Rep. Smith Introduces Bill to End China’s Trade Status as Punishment for Its Rights Abuses

Rep. Smith Introduces Bill to End China’s Trade Status as Punishment for Its Rights Abuses
Rep. Chris Smith (R-N.J.) speaks as U.S. Secretary of State Antony Blinken testifies before the House Committee on Foreign Affairs in Washington on March 10, 2021. (Ken Cedeno/POOL/AFP via Getty Images)
Michael Washburn

Rep. Chris Smith (R-N.J.) has introduced legislation that would strip Beijing of its trade privileges with the United States, a measure meant to punish the communist regime for its “heinous human rights atrocities.”

The bill, H.R. 7193, introduced on March 22 would remove China’s permanent normal trade relations (PNTR) status, and “relink” Beijing’s trade status with the human rights situation in China, according to a statement from Smith’s office. It would require annual affirmation from the U.S. president that Beijing is making marked progress in the improvement of its human rights record to achieve normal trade status.

In pushing this measure, Smith, a longtime critic of China’s abuses, hopes to send a strong message that the Chinese Communist Party (CCP) cannot continue its myriad human rights violations, including its well-documented campaign of repression against the Uyghur minority of western China, with impunity.

Joining Smith in sponsoring the legislation are Rep. Tom Tiffany (R-Wis.) and Rep. Tom Suozzi (D-N.Y.).

In 2000, Congress approved legislation to give China permanent most-favored-nation (MFN) status, now known as PNTR, which paved the way for China’s accession to the World Trade Organization. The status opened the U.S. market to Chinese products with trade advantages such as reduced tariffs.

The widely-held belief at the time was that the Chinese regime was worthy of an official status within the international economic system that would facilitate meeting its trade commitments. But since that time, Beijing has routinely flouted its trade obligations and human rights abuses in China have deteriorated with help of high-tech surveillance technology.

Prior to 2000, China’s MFN status was reviewed annually by Washington, allowing critics of the regime a yearly opportunity to advocate for its removal.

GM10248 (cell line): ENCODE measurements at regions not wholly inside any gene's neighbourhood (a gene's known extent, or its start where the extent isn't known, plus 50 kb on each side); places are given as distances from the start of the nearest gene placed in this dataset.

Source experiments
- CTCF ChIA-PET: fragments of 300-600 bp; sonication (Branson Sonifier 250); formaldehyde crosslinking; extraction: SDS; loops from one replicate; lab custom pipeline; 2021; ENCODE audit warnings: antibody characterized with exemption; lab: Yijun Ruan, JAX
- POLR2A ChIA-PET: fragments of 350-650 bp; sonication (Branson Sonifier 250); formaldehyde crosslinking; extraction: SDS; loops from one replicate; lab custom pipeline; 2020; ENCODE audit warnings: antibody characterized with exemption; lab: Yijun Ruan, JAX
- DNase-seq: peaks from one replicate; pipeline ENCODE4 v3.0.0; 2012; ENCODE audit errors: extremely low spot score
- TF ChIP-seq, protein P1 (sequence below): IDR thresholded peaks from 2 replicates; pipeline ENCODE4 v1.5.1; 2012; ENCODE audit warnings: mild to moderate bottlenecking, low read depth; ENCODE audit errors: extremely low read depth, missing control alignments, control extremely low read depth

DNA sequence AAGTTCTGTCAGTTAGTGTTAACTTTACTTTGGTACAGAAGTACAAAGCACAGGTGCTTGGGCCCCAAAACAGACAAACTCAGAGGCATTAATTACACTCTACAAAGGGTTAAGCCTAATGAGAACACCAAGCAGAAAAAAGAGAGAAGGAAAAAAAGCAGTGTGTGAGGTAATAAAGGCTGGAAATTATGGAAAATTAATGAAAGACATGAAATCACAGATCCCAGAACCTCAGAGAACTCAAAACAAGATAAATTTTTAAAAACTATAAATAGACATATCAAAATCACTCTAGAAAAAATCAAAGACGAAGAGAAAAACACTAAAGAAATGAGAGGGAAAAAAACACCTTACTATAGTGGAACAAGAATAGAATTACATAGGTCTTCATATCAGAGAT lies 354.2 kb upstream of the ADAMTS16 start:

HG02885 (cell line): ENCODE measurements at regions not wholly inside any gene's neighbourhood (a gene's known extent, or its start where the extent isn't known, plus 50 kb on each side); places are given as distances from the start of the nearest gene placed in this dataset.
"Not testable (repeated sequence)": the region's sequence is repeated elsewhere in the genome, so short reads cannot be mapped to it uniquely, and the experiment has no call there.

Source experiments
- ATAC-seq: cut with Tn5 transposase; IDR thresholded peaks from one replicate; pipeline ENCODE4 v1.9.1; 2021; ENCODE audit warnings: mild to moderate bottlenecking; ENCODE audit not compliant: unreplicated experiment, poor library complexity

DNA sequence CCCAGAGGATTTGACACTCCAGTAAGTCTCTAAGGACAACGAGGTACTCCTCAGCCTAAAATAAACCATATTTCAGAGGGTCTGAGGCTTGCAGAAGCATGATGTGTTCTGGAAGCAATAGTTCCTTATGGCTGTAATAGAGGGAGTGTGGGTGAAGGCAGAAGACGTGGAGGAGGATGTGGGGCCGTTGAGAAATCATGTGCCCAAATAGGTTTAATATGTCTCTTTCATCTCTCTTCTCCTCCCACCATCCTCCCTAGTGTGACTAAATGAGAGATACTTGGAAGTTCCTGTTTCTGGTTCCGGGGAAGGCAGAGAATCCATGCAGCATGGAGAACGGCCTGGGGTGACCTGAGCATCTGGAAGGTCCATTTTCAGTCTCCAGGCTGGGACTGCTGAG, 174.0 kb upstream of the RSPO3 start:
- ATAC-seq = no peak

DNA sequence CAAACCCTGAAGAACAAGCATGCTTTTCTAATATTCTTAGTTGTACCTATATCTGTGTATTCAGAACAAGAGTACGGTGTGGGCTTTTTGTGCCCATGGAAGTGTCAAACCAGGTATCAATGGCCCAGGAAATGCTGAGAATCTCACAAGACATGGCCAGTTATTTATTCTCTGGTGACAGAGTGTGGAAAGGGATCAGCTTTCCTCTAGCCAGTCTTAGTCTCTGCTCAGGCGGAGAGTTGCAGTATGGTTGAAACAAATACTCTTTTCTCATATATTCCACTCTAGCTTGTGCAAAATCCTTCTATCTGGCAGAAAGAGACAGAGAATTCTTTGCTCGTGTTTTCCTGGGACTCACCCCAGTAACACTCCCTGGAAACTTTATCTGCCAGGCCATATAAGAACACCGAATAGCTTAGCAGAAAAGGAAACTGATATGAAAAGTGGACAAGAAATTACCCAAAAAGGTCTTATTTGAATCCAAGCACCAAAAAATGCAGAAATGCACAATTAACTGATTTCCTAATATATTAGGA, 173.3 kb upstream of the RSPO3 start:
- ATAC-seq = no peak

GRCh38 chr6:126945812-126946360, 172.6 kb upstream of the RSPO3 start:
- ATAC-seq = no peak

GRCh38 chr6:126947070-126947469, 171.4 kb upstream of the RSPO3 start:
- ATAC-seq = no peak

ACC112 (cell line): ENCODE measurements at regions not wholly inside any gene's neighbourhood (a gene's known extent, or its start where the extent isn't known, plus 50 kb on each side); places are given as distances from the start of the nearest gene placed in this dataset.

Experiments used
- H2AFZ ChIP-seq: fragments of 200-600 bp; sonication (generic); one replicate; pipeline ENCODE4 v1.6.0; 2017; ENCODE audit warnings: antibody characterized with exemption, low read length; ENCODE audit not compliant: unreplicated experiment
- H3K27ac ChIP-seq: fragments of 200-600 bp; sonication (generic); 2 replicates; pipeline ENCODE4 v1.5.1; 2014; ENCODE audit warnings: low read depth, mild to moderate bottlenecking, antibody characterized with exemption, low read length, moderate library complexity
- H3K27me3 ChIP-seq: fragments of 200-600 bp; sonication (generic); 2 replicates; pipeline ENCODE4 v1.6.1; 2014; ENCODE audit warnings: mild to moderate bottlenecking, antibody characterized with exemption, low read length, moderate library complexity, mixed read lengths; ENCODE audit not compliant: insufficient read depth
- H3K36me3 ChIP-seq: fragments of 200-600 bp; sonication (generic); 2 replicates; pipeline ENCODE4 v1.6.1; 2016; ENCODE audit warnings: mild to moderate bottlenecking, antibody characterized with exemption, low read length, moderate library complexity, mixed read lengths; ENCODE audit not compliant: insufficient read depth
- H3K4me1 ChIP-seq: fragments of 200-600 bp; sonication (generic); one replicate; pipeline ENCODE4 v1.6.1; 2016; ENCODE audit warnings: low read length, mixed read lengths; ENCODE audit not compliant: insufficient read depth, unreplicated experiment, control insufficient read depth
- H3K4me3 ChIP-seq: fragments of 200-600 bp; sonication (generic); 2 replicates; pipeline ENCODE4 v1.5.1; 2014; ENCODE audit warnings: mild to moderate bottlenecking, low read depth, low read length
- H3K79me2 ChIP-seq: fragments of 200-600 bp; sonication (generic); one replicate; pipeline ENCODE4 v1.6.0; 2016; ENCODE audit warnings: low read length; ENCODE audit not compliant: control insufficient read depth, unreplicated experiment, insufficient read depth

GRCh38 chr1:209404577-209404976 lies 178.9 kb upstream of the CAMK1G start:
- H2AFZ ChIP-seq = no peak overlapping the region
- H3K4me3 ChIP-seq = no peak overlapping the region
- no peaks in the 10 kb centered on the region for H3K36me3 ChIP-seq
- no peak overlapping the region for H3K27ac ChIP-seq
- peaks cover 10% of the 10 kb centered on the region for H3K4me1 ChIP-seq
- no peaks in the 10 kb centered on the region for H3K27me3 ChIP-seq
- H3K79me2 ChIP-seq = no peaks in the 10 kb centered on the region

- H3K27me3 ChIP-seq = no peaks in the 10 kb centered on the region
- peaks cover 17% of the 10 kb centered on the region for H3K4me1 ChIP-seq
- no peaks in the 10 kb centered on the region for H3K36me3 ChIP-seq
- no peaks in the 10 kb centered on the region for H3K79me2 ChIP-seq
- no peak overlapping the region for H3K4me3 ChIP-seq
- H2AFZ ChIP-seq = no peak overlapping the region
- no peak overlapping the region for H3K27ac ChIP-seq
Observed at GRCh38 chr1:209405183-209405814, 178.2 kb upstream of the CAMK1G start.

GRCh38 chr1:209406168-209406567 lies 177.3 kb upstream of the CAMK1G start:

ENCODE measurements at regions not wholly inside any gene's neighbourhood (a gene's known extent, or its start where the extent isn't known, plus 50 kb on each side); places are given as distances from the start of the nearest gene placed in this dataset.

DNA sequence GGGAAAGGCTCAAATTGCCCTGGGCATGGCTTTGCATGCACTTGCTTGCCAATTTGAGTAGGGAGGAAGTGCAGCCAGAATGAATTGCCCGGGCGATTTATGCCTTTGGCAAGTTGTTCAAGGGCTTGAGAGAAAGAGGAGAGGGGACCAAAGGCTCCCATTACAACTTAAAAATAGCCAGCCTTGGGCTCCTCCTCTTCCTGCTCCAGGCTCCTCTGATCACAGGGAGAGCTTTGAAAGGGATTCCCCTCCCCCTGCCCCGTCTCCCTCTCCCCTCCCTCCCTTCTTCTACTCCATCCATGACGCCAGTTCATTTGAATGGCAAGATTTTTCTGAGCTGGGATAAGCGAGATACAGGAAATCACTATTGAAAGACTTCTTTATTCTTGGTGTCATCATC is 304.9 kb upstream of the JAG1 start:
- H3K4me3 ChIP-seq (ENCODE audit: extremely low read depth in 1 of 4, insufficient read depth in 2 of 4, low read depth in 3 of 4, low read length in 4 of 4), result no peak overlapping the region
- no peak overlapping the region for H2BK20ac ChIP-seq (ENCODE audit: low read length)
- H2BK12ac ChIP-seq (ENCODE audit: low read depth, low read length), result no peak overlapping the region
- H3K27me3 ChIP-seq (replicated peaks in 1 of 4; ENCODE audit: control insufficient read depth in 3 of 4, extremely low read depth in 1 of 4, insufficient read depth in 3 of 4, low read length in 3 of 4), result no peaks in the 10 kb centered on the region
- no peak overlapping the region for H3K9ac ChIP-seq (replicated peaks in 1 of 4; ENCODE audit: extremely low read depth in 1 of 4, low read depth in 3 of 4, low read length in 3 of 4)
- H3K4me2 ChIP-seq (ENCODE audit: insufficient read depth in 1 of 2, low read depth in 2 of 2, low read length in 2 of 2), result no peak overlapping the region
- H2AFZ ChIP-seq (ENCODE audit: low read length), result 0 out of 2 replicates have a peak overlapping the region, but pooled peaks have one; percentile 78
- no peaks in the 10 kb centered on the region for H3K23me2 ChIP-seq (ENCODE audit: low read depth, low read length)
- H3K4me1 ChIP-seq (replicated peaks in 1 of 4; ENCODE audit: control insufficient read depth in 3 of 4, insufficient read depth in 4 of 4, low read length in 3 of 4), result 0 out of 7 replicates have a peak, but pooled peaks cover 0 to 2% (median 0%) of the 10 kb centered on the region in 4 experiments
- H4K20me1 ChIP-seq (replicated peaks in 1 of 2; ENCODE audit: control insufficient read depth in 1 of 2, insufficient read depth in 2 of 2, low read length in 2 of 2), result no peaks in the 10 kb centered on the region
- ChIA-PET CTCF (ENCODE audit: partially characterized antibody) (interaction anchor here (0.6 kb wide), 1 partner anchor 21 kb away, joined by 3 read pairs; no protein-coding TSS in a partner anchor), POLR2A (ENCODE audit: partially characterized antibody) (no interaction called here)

Smith also referred to a consequential decision made by President Bill Clinton in 1994 to remove the consideration of Beijing’s rights record from Washington’s annual MFN review.

“Since President Clinton delinked trade from human rights with China in 1994—and under successive administrations, including now under the Biden administration—the Chinese Communist Party has gotten a pass for its gross human rights violations while benefiting tremendously by stealing American jobs and growing into the economic superpower it is today,” Smith said in a statement.

In the aftermath of Clinton’s decision in 1994, Smith held a press conference on Capitol Hill in which he harshly criticized the then-president for giving a pass to the “cruel realities” of CCP rule.

Suozzi further elaborated on the pitfalls of the longstanding U.S. approach of conferring favorable trade status on China as part of an effort at constructive engagement with the regime

“It’s been 50 years since President Nixon first went to China, and we always believed that the more the Chinese government was exposed to our way of life, our democracy, and our economic system, the more they would become like us and value human rights and free markets. That simply has not happened,” Suozzi said.

“Now more than ever, we must stand up to China’s crimes against Uyghurs and Tibetans, and its destruction of democracy in Hong Kong. We cannot continue to allow China to act with impunity and undermine the rules-based order by cheating at the expense of other nations,” he added.

Michael Washburn is a New York-based reporter who covers U.S. and China-related topics for The Epoch Times. He has a background in legal and financial journalism, and also writes about arts and culture. Additionally, he is the host of the weekly podcast Reading the Globe. His books include “The Uprooted and Other Stories,” “When We're Grownups,” and “Stranger, Stranger.”
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